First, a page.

Mapping of Tree Species

Nationwide Mapping of tree species diversity in the United States

Forest trees, Nationwide Mapping of Tree Species Diversity in the United States McIntire-Stennis Research Project.Understanding the planet's biodiversity constitutes one of the greatest scientific challenges of the new millennium(Gaston 2000, Wilson 2000). Amongst the substantial deficiency in our knowledge on almost all the aspects of biodiversity(Wilson 2000), estimating species diversity across the United States, critical for orchestrating conservation, has become a mission of growing urgency(IPBES 2017). Our mapping of tree species diversity encompasses the sciences of systematics, ecology, evolution, and geography(Sugden and Pennisi 2000) to describe the diversity, identity, and geographic distribution of tree species across the nation, and provides critical information to conservation(Wilson et al. 2006), bioprospecting(Wilson 2000), and our exploration of the little-known planet Earth(Wilson 2000).

We will further address the heretofore-ignored implications of the productivity-biodiversity relationship in natural resource management and develop a stand biodiversity capacity (SBC) framework as a novel and practical tool set to facilitate the integration of biological conservation in forestry practices. SBC is defined as a spatially explicit index to represent the amount of tree species that a forest stand is capable of sustaining. To demonstrate the generality of the SBC framework, we will apply this approach to 16 forest types in the United States. Digital maps were created for the contiguous U.S. states, southern Alaska, and the U.S. territories in the Pacific, displaying current biodiversity stocking and SBC. We will also develop SBC stocking charts for determining the optimal tree species diversity on a local forest stand, given its forest type, basal area, and site productivity. These SBC tools would be useful in integrating conservation efforts into forest management practices to various forest types on a broader scale.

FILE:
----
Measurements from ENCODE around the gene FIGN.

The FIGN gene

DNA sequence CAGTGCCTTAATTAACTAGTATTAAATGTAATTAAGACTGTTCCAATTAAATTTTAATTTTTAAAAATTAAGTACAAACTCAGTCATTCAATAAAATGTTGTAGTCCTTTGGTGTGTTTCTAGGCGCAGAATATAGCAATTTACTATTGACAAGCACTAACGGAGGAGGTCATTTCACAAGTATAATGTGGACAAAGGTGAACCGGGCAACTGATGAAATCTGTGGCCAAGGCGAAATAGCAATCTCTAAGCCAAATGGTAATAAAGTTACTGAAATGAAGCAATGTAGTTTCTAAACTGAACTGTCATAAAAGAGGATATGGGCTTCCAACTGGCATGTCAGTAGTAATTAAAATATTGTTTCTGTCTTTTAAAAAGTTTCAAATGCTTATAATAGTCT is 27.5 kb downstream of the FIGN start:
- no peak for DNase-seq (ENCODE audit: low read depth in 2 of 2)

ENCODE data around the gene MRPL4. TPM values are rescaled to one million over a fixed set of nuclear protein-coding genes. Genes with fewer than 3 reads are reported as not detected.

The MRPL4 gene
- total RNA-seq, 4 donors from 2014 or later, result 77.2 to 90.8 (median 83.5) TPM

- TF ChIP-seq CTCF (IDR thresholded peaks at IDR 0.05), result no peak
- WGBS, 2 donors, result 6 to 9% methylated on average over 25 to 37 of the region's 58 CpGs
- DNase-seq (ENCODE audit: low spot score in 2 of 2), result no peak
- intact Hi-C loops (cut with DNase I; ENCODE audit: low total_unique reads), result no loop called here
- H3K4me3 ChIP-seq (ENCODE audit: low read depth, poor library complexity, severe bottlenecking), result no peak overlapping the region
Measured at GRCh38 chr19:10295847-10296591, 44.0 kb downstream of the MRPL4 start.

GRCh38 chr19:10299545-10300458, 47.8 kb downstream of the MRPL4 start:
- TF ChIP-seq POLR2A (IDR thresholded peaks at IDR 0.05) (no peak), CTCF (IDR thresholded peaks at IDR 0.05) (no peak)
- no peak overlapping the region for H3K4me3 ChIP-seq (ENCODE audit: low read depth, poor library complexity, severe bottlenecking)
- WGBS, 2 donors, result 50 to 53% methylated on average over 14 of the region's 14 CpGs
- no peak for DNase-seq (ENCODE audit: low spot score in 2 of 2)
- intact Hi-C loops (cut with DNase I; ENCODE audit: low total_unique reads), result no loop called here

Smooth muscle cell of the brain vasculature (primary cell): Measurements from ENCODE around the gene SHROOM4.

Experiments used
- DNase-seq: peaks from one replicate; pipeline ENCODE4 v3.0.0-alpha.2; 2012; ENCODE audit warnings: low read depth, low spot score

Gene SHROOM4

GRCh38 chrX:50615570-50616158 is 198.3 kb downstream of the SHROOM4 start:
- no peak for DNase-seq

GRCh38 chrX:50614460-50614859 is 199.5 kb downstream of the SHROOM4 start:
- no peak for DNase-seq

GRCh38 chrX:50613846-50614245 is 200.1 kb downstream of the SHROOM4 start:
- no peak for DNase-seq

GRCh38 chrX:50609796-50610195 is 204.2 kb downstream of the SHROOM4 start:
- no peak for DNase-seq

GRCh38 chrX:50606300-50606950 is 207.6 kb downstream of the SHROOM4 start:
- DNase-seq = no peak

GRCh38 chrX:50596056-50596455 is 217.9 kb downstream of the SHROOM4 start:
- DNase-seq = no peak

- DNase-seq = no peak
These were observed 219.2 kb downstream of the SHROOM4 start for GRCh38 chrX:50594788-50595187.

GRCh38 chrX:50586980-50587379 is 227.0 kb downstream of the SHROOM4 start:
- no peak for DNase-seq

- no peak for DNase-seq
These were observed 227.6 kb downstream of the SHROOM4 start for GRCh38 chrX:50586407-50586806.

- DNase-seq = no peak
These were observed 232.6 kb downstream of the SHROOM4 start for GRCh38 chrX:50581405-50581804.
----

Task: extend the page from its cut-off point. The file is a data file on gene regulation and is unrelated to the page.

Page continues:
Project Director: Dr. Jingjing Liang
10/17/2018 - 09/30/2023

Learn More About Us

Alyssa Johnson holds a turtle; Alyssa Johnsons shows off a small salamander; Alyssa Johnson gives a thumbs up during a field study, wearing goggles, a mask and rubber gloves.
Meet FNR Outstanding Junior Alyssa Johnson

Wildlife major Alyssa Johnson has excelled in the Purdue Department of Forestry and Natural...

Read More
FNR alumna Olivia Andrus-Drennan films researchers on a boat at sea
FNR alumna’s wildlife documentary “Dolphin Dilemma” premieres at Cannes Film Festival

Forestry and Natural Resources (FNR) alumna Olivia Andrus-Drennan never expected that an unpaid...

Read More
Dr. Rob Swihart, Bob Burke and others at an HTIRC meeting in 2016.
FNR Remembers Alumnus, HTIRC Advisory Committee Member Bob Burke

Robert Dean “Bob” Burke, who received his bachelor’s degree from Purdue...

Read More
Aquatic sciences majors Ian Fleming, Isaac Jones, Yang Liu, Emma Engel, Emily Ragsdale, Megan Merryman, Colleen O’Toole, Kaitlyn Sinclair; Wildlife major Keegan Abeson; Wildlife majors Alexis Proudman, Anne Talbot, Sophia Flores and Ruby Sanders; wildlife major Katie Arnold.
FNR Celebrates Spring 2024 Graduates

Purdue Forestry and Natural Resources welcomed 62 individuals to its alumni ranks after the May...

Read More
The Wildlife Society students hold a plaque for overall conclave winner; a student holds radio telemetry equipment; students hold binoculars while birding
Purdue TWS Hosts North Central Section Conclave

The Purdue Student Chapter of The Wildlife Society welcomed fellow students from across the...

Read More
Eastern hellbender salamanders eat bloodworms and swim in an indoor raceway
Farmers Helping Hellbenders RCPP Program Accepting Applications

The Farmers Helping Hellbenders program is accepting applications through May 10 for the second...

Read More